Last week I wrote about GSK’s alli blog – a blog dedicated to marketing an OTC product. This week, GSK again drew attention in the marketing world by developing a campaign that raises awareness of genital herpes among African Americans. The Washington Post carries an article on the campaign in today’s issue with the headline "Herpes Awareness Project Divides Health Officials."
For the life of me, I cannot think why such a campaign would divide health officials, except for the fact that so many in this country are still sex-phobic despite the HIV epidemic which necessarily made discussion of sex more common place in public health circles.
The public is woefully ignorant about genital herpes and there are very few resources available for those who are infected. If HIV made sexually-related public health discussions more common, it also kind of sucked the oxygen out of the room to look at and discuss many other sexually transmitted diseases. I can personally relay conversations with people in the gay community – one that is supposed to be a little more savvy about these things than the general consumer I would think – where things are said like — "I would date someone with HIV, but not genital herpes," or my personal favorite, "I thought only straight people got herpes."
Approximately 1 in 5 in the sexually active general population has genital herpes, with higher rates among some subgroups. Having genital herpes can mean that it can be passed onto a newborn, one can infect a partner without realizing it or one can expose oneself to a greater risk of HIV infection.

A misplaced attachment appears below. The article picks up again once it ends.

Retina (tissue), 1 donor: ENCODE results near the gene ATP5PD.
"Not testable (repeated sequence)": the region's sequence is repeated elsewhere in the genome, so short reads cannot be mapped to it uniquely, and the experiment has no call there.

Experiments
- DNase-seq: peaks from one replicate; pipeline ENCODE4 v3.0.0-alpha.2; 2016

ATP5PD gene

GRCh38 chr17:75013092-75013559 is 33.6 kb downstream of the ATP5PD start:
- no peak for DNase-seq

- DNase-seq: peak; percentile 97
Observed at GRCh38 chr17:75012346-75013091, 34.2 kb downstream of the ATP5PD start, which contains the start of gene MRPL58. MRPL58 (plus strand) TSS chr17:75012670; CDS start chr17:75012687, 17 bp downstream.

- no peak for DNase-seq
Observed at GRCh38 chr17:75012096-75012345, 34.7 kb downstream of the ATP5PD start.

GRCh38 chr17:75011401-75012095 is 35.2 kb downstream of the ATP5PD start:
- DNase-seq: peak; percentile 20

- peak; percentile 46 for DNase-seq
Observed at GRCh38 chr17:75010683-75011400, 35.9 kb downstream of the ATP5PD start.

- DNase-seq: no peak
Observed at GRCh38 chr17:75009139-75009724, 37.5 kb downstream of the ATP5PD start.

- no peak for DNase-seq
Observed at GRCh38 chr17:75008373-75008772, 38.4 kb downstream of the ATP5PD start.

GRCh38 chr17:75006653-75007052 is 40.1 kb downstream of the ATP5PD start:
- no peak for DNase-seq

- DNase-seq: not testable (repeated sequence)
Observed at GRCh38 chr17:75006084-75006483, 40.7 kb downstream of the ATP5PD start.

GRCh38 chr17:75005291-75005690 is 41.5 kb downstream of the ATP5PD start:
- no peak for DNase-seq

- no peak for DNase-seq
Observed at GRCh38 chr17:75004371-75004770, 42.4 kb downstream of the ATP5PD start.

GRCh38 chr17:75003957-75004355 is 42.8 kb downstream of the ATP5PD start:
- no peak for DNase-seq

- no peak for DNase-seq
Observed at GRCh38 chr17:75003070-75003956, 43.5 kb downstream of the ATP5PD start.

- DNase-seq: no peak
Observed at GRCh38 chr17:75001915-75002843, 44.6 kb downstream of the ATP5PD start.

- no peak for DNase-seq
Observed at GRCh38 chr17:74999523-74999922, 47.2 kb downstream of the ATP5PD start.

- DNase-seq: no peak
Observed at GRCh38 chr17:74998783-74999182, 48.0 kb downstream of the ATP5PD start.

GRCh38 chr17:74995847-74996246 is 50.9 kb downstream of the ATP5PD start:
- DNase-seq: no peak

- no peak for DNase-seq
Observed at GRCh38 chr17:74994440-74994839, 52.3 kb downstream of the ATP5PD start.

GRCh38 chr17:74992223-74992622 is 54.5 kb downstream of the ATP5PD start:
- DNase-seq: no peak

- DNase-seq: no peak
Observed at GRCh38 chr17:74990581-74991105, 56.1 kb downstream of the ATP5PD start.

Granted, the campaign is being launched by a company that makes one of the drugs used to treat genital herpes. I don’t think that matters. What does matter, I think, is that some health departments decided not to endorse the campaign.
At any rate, GSK is showing through this effort, and through its blog, that it is taking marketing of pharmaceuticals in new directions. That alone is refreshing. If, along the way, some get educated about genital herpes, I say all the better. I can only imagine that if GSK, as related to this, began a blog about this public health issue, there would be all sorts of people who would use it as an outlet to talk about what this disease has meant in their lives, while health departments have remained silent.